Huge growth in rat population forecast; wasp issues signficant

Locals pest control experts have predicted a substantial increase in the rat population this winter, while one firm has experienced its busiest summer to date in relation to wasp nest call-outs.

Saturday, 10th November 2018, 2:13 pm
Updated Monday, 12th November 2018, 10:13 am

Patricia Page, the proprietor of local firm, North West Pest Control, said whilst business was booming for those within the pestcontrol industry, the impact of climate change on pest numbers here is a matter of significant concern - noting unseasonal trends in the marked growth of pest species this year.

“In almost 30 years of pest control I’ve never seen anything quite like it,” claimed Patricia.

“I foresee a huge growth in the rat population this winter due to an exceptionally warm summer. With more people spending time out in parks and picnic areas enjoying the sunshine, that provides the perfect conditions for pests. Where there’s ideal feeding, there’s ideal breeding,” she added.

Patricia maintained that existing issues, compounded by illegal dumping of household rubbish in alleyways plus late bin collections, has resulted in consistent poor pest management within the city.

“We had lots of call-outs during the summer for rats, which is highly unusual for that time of year and were snowed under with wasp problems.

“The effect of climate change is very real and we’ve experienced it at first-hand this year. More Queens survived a milder winter which fashioned the arrival so many wasps this season.

“In fact, we’re still treating wasp nests in November, which has never happened this far into the year,” she remarked.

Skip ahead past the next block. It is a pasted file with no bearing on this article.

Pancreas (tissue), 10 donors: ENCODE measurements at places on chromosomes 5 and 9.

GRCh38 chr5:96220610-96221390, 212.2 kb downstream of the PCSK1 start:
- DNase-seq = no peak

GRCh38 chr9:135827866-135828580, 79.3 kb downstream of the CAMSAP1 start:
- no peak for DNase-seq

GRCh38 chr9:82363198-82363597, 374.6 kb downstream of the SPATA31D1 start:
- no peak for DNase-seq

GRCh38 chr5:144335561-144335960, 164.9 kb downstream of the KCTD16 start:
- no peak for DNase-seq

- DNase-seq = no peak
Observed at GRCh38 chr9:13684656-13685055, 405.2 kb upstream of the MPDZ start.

Patricia told the ‘Journal’ just last week she prevented a potential life or death situation when she was called to remove a massive wasp-nest from a child’s bedroom.

Encouraged by a night-light to enter the room, wasps had gradually made their way through the house. “It was only a matter of time before thousands of wasps, located in the roof-space, burst through. That child was one lucky little girl and I think her mother was in state of shock when she realised the extent of the problem.”

Indeed, a profession not for the faint-hearted, the local ‘Ratwoman’ suggested how people can help themselves this winter to prevent the dreaded but increased likelihood of unwanted furry guests.

Patricia advises keeping wheelie bins and food bins away from back doors and sealing holes; as potential entry points around their properties.


“The rule of thumb is if you can get a pen through it, a mouse will fit through too. And the same applies to 50 pence sized gaps for rats,” she added.

“With a colder winter on the cards, rats and mice will be seeking refuge in homes and premises. But if people abide by these general house-keeping rules, they can prevent the need for professional Pest Control intervention,” she concluded.